In/visibility strategies and enacted diversity: sameness and belonging among young people of Latin American descent living in the north of England (UK)
In Britain, the race relations system underpinning multicultural and integration policies has
created an immigrant incorporation context dominated by a visual regime of difference and
sameness based on racial and ethno-cultural cues (Joppke 1999, Nagel and Staeheli 2008).
This visual regime also needs to be understood in relation to how Western colonialism (and
science) has perpetuated the construct of ‘race’ as a dominant ‘way of seeing, and then categor-
ising, difference’, subsequently placing these differences ‘in a hierarchy of power and value’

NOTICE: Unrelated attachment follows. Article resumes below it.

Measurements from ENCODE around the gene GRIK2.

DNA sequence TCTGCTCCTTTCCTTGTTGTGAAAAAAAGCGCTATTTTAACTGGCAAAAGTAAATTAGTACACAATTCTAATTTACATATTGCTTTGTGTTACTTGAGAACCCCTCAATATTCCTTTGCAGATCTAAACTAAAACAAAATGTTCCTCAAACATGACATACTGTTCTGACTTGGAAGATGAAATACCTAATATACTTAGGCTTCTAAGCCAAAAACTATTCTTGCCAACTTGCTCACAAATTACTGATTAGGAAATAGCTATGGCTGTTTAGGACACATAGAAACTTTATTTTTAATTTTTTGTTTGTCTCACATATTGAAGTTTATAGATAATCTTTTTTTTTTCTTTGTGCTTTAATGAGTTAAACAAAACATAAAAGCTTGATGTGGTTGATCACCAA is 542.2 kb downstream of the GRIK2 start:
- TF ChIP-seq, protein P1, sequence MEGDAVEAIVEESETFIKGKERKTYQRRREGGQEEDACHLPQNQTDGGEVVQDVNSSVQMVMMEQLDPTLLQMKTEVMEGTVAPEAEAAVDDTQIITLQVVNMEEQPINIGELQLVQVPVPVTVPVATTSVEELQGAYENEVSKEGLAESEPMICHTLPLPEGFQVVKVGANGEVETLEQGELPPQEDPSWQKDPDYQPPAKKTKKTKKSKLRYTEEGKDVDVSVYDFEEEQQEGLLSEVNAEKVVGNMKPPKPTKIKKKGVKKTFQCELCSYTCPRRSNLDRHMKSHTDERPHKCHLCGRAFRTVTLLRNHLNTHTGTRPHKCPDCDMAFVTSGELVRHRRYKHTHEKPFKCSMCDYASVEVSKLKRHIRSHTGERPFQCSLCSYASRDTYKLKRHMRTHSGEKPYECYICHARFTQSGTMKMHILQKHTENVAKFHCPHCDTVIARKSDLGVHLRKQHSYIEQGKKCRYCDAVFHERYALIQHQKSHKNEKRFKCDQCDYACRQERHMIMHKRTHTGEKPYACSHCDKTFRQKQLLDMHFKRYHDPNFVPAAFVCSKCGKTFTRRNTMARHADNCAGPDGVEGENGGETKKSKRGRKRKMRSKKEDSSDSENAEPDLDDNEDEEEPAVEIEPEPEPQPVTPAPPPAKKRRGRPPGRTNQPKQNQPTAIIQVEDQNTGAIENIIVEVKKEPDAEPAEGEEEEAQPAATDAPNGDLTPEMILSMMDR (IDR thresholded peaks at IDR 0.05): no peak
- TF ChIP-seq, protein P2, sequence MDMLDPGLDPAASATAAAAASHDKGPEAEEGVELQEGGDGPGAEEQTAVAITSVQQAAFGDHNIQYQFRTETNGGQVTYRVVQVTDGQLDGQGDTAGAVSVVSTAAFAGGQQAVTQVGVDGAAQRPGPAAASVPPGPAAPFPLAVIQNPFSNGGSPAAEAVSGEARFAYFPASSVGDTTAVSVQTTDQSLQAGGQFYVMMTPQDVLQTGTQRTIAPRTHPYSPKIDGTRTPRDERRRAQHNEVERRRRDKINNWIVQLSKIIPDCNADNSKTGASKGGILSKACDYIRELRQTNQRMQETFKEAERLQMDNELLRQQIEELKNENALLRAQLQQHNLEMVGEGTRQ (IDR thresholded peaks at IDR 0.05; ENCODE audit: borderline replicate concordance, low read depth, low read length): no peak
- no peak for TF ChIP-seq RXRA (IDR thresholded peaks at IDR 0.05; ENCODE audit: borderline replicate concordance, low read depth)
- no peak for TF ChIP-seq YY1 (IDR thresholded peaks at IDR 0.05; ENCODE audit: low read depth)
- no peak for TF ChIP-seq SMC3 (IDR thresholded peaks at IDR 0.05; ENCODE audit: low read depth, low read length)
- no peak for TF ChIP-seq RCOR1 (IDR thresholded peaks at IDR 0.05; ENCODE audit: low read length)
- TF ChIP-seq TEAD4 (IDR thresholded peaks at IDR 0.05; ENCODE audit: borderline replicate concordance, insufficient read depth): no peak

which is at the basis of racist practices (Byrne 2006, p. 21). Critical studies on race, disability,
sexuality, etc., have shown how certain ‘visible traits’ (e.g. skin colour, bodily differences,
dressing styles) have been considered to be ‘out of place’, exposing individuals with these
traits to stereotyping, violence and discrimination (Sibley 1995, Nagel and Staeheli 2008,
p. 85). These dominant ways of seeing difference are also crucial when trying to understand
the experiences of integration of ethnic minorities and immigrants, whose marked or unmarked
embodiments have considerable impacts on the ways in which they can negotiate sameness and
membership in their countries of settlement (e.g. Colic-Peisker 2005, Nagel and Staeheli 2008,
Van Riemsdijk 2010).